Book review and synopsis for Circe by Madeline Miller, an elegant and delightful retelling of Greek mythological tales.
Circe is the daughter of Helios, God of the Sun, and Perse, an Oceanid nymph. Despite her divinity, she is less beautiful and lacks the skills of her siblings, so she is largely shunned and ridiculed among the godly.
When she falls in love with a mortal who, of course, is fated to age and die, she is desperate enough to experiment with a different and illicit type of power -- potions and witchcraft, and with it she discovers her own ability to bend the world to her will.
(The Detailed Plot Summary is also available, below)
Detailed Plot SummarySection-by-Section SummarySee the Section-by-Section Summary of CirceQuick Plot Summary
Circe is born a God, the daughter of a Titan and a water nymph. However, she lacks the powers of her siblings and is less beautiful. They treat her unkindly, except for Aeëtes, but he is granted a kingdom and leaves.
Circe falls in love with Glaucos, a mortal fisherman. In hopes of making Glaucos immortal, Circe learns about illicit Pharmaka, herbs endowed with power that only grow where Gods have fallen. She transforms Glaucos into a Sea-God, but he soon becomes enamored with the beautiful but malicious Scylla. Circe turns Scylla into a sea monster.
Circe is exiled to the empty island of Aiaia for her use of witchcraft, and there she hones her knowledge of herbs and magic. One day, Daedalus, a famed mortal craftsman, arrives at Aiaia, requesting help for Pasiphaë, Circe's sister. In Knossos, Pasiphaë gives birth to a Minotaur. Circe uses magic to manage its hunger, and Daedalus builds it a labyrinthine cage. Daedalus is forced to help because they have his son, Icarus. Daedalus later tries to build wings to help his son escape Knossos, but Icarus flies too close to the sun and dies. Daedalus later dies from old age.
Next, Medea (Aeëtes's daughter) and Jason, arrive at Aiaia, asking to be cleansed. Medea has murdered her own brother and used magic to help Jason acquire a golden fleece. Circe warns Medea that Jason's feeling for Medea will wane now that she is no longer useful to him, and Medea angrily departs.
Later, Alke, the daughter of a lesser river lord, is sent to serve Circe, now known as the Witch of Aiaia, as a punishment. Soon, others adopt the idea and send their troublesome daughters there, too. One day, sailors show up. Circe offers them food, but the captain attacks her so turns them into pigs. Other sailors go to Aiaia when they hear of the island of Nymphs. At first Circe attempts to suss out if they are honest men, but Circe eventually assumes they are all dishonest and turns them all into pigs.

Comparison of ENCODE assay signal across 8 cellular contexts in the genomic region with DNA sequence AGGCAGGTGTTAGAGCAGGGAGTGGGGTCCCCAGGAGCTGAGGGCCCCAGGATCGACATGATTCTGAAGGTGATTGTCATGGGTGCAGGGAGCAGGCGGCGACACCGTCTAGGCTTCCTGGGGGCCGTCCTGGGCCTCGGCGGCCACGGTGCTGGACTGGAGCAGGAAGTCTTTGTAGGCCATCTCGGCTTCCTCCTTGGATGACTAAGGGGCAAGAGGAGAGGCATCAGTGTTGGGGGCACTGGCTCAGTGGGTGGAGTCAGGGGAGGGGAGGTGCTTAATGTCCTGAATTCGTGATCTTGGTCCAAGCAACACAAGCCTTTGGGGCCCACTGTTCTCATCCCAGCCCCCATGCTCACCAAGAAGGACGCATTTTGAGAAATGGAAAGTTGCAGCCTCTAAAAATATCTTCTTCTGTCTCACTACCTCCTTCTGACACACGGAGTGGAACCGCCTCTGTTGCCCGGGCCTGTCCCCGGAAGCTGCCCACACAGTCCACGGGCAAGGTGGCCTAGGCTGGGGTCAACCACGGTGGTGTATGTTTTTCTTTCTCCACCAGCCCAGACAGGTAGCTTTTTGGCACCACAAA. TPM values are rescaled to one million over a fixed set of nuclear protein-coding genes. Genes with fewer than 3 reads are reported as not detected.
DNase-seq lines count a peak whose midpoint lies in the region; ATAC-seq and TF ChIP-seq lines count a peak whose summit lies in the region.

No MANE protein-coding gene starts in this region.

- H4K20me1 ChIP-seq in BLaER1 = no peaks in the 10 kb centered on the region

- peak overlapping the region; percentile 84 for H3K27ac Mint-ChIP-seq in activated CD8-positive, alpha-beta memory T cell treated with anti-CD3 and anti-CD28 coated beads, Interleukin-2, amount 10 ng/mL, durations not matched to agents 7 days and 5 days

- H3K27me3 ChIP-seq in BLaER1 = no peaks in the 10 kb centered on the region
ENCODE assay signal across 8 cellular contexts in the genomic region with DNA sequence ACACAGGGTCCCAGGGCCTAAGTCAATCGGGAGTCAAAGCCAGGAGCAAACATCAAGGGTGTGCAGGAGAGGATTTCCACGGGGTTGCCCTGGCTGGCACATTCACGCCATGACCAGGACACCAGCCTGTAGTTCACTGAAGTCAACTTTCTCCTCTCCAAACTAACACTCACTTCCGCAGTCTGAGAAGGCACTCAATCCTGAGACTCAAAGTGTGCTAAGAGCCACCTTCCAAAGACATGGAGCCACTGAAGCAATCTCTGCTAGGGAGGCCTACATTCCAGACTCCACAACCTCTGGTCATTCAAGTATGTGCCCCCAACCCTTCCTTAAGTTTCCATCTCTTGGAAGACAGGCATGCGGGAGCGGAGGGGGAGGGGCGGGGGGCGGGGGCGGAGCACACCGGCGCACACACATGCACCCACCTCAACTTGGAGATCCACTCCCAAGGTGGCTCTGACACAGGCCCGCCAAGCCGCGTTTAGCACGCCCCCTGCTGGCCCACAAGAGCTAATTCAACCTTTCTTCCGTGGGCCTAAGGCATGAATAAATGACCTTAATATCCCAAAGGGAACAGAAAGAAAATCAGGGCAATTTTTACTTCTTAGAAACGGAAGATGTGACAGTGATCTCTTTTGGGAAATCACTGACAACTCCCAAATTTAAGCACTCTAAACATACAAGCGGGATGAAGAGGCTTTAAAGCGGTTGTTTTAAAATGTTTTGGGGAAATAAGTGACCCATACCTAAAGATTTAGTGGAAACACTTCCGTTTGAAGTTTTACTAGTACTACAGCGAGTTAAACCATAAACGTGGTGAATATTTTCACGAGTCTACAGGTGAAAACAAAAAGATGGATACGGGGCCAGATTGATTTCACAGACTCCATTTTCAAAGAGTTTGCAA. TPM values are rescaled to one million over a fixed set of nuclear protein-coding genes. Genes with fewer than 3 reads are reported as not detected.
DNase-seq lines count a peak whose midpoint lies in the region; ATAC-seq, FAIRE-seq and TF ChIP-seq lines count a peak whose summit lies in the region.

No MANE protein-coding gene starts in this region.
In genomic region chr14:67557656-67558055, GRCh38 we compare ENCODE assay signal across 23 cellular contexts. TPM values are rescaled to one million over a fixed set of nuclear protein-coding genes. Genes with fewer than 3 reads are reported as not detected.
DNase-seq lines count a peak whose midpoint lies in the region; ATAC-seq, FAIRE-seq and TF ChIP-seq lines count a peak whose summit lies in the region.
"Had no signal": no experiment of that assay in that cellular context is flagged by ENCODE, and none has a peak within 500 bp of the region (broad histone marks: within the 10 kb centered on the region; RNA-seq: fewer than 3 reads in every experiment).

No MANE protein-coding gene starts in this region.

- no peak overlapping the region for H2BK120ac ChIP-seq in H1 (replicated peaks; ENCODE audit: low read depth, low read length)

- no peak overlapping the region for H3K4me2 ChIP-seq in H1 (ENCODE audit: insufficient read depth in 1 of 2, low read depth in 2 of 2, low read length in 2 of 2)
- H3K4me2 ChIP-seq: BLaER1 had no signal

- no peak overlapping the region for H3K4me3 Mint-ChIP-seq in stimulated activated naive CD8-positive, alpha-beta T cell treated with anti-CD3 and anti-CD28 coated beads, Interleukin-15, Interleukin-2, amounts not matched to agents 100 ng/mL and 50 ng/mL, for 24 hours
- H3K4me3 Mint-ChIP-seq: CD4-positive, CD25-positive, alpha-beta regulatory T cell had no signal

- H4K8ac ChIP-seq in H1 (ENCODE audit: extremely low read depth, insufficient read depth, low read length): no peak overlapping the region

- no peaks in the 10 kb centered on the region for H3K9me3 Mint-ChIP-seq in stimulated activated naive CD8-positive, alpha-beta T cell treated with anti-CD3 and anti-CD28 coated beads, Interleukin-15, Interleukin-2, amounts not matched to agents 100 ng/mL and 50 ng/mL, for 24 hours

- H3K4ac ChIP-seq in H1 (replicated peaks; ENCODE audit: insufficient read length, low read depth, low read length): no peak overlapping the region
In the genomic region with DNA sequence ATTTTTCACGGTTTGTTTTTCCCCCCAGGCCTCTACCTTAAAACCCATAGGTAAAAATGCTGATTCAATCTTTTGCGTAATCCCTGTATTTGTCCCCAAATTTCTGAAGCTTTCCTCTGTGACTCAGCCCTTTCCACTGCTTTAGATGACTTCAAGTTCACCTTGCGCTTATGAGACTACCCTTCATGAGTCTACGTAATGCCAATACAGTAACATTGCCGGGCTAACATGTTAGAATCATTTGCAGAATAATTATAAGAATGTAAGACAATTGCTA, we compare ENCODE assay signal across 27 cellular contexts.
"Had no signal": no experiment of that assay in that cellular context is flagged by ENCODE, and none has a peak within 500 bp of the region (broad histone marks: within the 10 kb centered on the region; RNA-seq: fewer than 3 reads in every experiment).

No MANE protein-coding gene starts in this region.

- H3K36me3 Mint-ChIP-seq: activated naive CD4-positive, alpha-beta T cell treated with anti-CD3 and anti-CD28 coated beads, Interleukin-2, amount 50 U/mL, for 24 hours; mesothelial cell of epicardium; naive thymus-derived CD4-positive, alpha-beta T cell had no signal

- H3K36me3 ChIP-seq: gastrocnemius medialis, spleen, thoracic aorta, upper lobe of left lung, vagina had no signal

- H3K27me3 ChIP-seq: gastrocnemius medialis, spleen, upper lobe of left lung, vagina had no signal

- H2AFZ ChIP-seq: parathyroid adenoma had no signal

One day, Odysseus and his men arrive. He has an herb that prevents Circe from harming him. She finds him charming, sleeps with him and promises not to harm him. For a year, he stays as he mends his ship. Circe knows he is married, but she yearns for him to stay. Before he leaves, Circe sends him to a prophet and warns about the obstacles in his trip home (Scylla, etc.).
But Circe is pregnant and her mortal son, Telegonus, is soon born. Athena wants the child dead and offers her eternal blessings in exchange, but Circe refuses. Instead, Circe uses powerful magic to protect the island. Telegonus grows up, but longs to visit his father. Circe finally relents and helps him gather protections for the journey. She agrees to suffer eternal pain to acquire a deadly weapon, the tail of Trygon, a sea god. But Trygon ultimately doesn't extract the price and simply tells her to return it when she's done.
Telegonus leaves for Ithaca, but returns quickly because Odysseus is dead. Odysseus misunderstood his intentions and fought him instead, scratching himself on the Trygon's tail. Circe realizes that Athena wanted Telegonus dead to prevent this. Telegonus has also brought Telemachus (Odysseus’s other son) and Penelope (Odysseus’s wife) to the island. Penelope is worried Athena will claim Telemachus in Odysseus's absence and hopes for Circe's protection. Circe uses her magic to protect them, but Athena makes her demands. She wants Telemachus to leave and start an empire, but he has no desire for glory and power. However, Telegonus longs for adventure, and he accepts instead.
With Telegonus gone, Circe calls for her father, demanding that he talk to Zeus and release her from exile. She threatens to tell Zeus the Titans' secrets and start a war. Free to leave, Circe and Telemachus go to turn Scylla into stone, and Circe confides in Telemachus all her secrets. (Telemachus fills her in on what ended up happening with Medea — Jason married another. Medea kills the new wife and murders her children. A golden chariot whisks her home.) Penelope becomes an expert on herbs and becomes the Witch of Aiaia instead.
The book ends with Circe making a potion to bring forth her true self. She then has a vision of herself as a mortal, growing old with Telemachus. She drinks the potion.
For more detail, see the full Section-by-Section Summary.